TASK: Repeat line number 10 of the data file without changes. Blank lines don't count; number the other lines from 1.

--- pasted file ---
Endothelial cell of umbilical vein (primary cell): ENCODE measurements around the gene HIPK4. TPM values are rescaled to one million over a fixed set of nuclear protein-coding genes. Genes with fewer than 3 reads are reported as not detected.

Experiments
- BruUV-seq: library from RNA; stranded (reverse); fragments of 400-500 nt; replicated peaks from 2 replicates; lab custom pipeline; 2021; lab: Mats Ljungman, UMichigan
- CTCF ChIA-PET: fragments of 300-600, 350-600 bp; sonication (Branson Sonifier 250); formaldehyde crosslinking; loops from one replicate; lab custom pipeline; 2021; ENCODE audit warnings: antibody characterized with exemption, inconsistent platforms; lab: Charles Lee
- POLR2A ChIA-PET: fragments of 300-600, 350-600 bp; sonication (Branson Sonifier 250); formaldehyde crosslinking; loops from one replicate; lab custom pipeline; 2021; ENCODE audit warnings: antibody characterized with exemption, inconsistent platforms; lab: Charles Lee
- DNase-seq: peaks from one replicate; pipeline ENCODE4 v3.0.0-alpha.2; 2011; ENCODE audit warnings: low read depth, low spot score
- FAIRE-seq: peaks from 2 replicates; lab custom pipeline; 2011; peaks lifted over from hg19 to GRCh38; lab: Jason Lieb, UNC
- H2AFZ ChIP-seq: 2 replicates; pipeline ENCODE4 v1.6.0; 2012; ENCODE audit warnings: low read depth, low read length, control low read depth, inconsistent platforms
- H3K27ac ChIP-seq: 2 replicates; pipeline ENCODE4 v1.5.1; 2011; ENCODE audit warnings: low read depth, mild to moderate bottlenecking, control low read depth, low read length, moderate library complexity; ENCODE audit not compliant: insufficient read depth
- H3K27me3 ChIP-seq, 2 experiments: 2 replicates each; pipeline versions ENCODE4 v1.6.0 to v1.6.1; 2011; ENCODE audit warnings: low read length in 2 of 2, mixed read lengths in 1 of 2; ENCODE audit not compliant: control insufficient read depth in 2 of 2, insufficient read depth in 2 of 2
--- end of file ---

- H3K27me3 ChIP-seq, 2 experiments: 2 replicates each; pipeline versions ENCODE4 v1.6.0 to v1.6.1; 2011; ENCODE audit warnings: low read length in 2 of 2, mixed read lengths in 1 of 2; ENCODE audit not compliant: control insufficient read depth in 2 of 2, insufficient read depth in 2 of 2